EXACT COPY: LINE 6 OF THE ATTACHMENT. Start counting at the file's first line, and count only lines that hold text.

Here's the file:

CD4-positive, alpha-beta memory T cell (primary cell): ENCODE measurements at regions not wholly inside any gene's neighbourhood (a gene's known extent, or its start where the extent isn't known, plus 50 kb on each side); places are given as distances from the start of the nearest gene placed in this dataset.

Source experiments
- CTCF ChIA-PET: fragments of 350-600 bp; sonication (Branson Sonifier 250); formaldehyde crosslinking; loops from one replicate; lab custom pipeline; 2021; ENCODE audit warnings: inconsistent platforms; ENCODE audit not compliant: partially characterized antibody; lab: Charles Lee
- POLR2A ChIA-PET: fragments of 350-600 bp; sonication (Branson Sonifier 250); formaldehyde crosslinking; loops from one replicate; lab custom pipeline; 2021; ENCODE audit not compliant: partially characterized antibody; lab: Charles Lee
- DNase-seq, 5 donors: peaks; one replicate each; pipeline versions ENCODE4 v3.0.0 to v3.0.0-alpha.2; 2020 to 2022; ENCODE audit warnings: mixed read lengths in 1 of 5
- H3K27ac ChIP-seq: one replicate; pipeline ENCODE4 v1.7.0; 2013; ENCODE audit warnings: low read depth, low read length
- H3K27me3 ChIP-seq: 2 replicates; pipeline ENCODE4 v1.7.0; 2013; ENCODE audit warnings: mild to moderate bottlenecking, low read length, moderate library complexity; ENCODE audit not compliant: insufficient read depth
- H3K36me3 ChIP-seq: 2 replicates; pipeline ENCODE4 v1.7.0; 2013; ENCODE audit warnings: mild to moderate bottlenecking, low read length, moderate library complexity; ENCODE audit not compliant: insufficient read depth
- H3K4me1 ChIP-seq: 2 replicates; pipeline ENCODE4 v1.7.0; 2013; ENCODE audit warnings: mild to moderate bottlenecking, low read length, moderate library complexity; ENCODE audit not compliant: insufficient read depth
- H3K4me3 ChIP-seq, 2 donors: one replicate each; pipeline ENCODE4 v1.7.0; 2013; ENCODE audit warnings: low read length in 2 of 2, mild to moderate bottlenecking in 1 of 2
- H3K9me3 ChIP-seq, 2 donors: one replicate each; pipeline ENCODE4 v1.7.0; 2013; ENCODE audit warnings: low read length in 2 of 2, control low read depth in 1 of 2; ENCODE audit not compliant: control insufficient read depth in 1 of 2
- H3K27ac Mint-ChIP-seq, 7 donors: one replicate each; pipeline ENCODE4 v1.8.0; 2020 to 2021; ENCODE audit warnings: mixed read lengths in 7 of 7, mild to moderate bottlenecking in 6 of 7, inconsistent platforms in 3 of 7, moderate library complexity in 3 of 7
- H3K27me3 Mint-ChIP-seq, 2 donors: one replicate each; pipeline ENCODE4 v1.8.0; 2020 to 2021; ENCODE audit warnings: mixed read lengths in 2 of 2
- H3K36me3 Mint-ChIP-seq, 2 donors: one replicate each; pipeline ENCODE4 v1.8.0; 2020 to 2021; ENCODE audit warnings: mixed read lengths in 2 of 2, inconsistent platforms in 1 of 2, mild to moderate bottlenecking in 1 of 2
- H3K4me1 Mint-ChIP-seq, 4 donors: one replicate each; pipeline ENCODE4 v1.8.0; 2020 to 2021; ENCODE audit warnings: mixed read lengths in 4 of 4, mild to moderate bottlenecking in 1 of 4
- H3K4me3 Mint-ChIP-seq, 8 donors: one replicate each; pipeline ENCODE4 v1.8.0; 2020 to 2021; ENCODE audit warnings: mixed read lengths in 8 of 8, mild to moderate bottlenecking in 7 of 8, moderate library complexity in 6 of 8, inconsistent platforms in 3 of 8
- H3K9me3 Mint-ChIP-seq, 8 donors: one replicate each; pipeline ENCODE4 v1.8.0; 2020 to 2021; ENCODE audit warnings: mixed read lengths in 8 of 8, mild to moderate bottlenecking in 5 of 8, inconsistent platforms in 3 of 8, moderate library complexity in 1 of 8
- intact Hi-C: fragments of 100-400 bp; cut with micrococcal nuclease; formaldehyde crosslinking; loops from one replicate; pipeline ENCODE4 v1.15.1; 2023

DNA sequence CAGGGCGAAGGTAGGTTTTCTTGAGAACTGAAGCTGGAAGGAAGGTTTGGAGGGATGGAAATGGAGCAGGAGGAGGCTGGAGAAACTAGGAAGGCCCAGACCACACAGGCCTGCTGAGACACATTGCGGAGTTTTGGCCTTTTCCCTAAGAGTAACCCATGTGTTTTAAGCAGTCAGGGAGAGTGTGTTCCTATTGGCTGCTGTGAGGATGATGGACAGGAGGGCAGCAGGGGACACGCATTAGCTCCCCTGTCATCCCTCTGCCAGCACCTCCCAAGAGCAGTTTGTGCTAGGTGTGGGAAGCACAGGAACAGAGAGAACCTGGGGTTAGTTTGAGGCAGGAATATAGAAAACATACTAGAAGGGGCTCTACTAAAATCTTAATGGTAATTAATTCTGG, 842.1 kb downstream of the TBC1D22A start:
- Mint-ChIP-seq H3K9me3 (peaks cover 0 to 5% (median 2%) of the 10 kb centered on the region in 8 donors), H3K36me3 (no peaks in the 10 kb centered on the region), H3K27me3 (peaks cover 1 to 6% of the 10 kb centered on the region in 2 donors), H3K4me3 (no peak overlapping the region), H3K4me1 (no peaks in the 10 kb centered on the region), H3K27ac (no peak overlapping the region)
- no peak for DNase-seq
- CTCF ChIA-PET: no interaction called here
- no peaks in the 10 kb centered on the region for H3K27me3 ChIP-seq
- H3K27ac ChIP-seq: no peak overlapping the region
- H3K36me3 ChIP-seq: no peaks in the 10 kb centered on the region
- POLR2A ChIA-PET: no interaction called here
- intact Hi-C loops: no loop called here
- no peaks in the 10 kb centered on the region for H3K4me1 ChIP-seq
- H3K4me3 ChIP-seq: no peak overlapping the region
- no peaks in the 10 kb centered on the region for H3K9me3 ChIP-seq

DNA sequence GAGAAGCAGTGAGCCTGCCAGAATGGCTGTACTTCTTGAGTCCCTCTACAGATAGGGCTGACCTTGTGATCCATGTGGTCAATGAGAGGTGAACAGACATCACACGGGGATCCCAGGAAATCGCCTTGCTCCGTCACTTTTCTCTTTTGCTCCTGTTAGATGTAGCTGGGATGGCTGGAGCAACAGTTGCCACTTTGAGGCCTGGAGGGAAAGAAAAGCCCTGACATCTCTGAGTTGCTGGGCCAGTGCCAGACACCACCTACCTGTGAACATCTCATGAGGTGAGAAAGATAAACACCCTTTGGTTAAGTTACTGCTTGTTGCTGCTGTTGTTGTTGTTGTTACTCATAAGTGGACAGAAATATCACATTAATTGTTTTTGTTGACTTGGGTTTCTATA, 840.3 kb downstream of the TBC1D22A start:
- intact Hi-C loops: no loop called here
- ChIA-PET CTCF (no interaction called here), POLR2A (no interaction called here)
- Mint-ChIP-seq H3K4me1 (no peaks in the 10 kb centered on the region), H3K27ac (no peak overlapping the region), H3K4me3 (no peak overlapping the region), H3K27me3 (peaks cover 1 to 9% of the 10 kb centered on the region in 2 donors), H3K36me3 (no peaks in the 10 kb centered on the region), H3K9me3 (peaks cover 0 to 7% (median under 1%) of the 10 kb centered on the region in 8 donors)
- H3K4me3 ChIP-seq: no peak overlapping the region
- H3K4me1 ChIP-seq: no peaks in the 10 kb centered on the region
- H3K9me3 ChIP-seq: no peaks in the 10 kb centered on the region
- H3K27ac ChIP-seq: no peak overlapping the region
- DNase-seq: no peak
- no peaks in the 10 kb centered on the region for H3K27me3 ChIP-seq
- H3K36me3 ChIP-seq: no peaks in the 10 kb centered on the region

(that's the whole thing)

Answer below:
- H3K27ac ChIP-seq: one replicate; pipeline ENCODE4 v1.7.0; 2013; ENCODE audit warnings: low read depth, low read length